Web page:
IT REPRESENTS the epitome of French Rennaissance architecture but the Chateau de Chambord has never stood on its own two feet.
However the secrets to its future financial survival and a plan to make it into a working, self-sufficient tourist attraction lie in its history: a heritage of hunting, breeding, wine-making plus its architectural heritage and, albeit minimal, historic role.
Just nine months after assuming the throne in 1515 at the age of 20 upon the death of his cousin Louis XII, Francis I, the last of France’s knight-kings, won a stirring victory at the Battle of Marignano, in Italy.
So rousing was that defeat of the Old Swiss Confederacy that it has come to serve as a bookend to France’s own tremendous loss to the English at the Battle of Agincourt exactly a century earlier.
As a military victory, however, Marignano had little lasting effect.
Four years later the French lost Milan, the prize of that victory, as the Italian Wars continued.
The lasting legacy of this and other incursions in Italy turned out instead to be France’s contact with the arts, culture and architecture of the Italian Renaissance.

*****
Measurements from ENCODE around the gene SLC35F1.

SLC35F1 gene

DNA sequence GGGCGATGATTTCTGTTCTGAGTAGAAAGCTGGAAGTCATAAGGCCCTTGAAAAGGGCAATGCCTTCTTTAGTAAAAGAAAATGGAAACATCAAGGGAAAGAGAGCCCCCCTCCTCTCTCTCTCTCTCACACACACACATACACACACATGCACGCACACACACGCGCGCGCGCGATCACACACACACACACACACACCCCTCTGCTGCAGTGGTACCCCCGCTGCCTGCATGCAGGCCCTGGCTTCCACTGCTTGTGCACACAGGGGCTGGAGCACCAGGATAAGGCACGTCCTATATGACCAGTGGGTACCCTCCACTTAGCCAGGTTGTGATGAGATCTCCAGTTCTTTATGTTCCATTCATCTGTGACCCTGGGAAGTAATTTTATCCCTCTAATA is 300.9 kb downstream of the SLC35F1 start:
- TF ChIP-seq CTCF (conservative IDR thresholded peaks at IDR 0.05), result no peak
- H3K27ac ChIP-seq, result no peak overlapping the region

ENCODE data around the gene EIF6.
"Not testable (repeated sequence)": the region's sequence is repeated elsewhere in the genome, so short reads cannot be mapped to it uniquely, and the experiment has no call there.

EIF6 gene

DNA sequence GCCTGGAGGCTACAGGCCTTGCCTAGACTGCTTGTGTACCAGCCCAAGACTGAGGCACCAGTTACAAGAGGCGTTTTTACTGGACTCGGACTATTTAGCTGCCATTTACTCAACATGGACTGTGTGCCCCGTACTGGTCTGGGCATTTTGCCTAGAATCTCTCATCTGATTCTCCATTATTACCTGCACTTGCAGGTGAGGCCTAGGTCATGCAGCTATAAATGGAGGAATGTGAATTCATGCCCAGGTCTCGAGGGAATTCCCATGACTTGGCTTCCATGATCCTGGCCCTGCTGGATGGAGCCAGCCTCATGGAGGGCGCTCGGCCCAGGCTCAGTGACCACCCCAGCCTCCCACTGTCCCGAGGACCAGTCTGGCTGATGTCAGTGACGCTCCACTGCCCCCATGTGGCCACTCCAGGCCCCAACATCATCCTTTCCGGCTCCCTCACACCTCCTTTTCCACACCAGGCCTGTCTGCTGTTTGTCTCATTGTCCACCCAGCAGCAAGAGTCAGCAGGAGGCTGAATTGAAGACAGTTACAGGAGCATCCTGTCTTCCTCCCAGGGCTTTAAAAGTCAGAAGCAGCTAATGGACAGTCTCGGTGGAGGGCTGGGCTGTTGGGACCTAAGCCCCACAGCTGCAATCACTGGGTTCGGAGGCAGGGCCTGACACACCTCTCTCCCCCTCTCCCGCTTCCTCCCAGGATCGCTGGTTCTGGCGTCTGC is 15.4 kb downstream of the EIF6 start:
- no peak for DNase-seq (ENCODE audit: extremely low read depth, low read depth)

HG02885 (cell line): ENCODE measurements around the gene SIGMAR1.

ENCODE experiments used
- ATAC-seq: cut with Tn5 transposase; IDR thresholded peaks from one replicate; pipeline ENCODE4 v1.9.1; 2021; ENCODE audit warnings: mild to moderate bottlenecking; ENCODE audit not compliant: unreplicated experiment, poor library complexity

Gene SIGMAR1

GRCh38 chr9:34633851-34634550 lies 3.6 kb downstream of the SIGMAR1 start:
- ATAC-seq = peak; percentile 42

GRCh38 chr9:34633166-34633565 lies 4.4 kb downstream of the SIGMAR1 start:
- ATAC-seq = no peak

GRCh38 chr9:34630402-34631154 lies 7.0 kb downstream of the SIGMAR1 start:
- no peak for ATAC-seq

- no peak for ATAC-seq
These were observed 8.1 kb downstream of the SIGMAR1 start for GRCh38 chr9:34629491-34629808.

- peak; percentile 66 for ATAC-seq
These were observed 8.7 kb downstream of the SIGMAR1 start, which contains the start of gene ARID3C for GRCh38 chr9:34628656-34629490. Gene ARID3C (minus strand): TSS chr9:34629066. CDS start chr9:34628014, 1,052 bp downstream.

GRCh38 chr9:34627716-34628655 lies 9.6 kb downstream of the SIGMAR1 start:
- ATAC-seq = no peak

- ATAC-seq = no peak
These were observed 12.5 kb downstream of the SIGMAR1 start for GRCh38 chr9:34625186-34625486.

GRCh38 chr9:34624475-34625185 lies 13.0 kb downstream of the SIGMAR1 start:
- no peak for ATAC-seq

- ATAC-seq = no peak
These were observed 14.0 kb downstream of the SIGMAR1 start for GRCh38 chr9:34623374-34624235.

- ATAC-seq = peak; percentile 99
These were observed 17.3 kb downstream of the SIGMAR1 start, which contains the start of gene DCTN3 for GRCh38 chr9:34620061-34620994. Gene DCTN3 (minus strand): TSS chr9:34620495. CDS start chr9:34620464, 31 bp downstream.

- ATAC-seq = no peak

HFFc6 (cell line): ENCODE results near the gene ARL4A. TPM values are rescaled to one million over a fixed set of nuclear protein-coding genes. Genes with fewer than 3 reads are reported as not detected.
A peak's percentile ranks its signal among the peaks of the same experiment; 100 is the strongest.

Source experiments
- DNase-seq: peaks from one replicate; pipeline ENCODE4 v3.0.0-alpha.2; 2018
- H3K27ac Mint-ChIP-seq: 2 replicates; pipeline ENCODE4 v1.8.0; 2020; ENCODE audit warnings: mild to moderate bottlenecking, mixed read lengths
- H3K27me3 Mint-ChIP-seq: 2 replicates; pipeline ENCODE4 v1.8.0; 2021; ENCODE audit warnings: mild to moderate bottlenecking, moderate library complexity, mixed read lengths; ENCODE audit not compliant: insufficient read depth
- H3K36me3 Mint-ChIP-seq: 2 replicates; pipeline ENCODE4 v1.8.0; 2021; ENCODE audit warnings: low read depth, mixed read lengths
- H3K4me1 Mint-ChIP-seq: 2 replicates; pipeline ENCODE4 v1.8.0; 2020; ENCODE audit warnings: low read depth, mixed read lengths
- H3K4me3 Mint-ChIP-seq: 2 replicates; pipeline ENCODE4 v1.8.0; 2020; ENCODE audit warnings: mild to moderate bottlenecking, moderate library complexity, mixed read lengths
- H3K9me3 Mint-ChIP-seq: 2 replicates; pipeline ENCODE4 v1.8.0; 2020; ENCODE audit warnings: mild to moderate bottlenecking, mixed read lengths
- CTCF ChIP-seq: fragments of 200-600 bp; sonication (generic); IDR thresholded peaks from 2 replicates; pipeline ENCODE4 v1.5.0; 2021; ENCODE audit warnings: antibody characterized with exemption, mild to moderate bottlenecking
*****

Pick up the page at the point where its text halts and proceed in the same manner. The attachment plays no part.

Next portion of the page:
The king and the artist
In December 1515, three months after his defining victory at Marignano, Francis I met Leonardo da Vinci.
Within a year, the two were neighbours in the Loire Valley. The king stayed at his chateau at Amboise, while Leonardo lived just up the road at the Château du Clos Lucé.
Though no plans are known to exist from the time of Chambord’s construction and Leonardo da Vinci died three months before work on the chateau began, d’Haussonville is one of many to find the Renaissance genius’s spirit and inspiration, if not his hand, behind the structure: a Greek cross rotating around a double staircase.
“Chambord is to architecture what the Mona Lisa is to art,” he said. “It’s deep with meaning.”
He further likens the chateau to Mona Lisa’s smile in both the mystery that it presents and its significance as a major marker of the Renaissance.
Though Francis I’s only spent a smattering of days at the chateau, his vision — not to mention his power and influence — are clearly evident throughout the palace.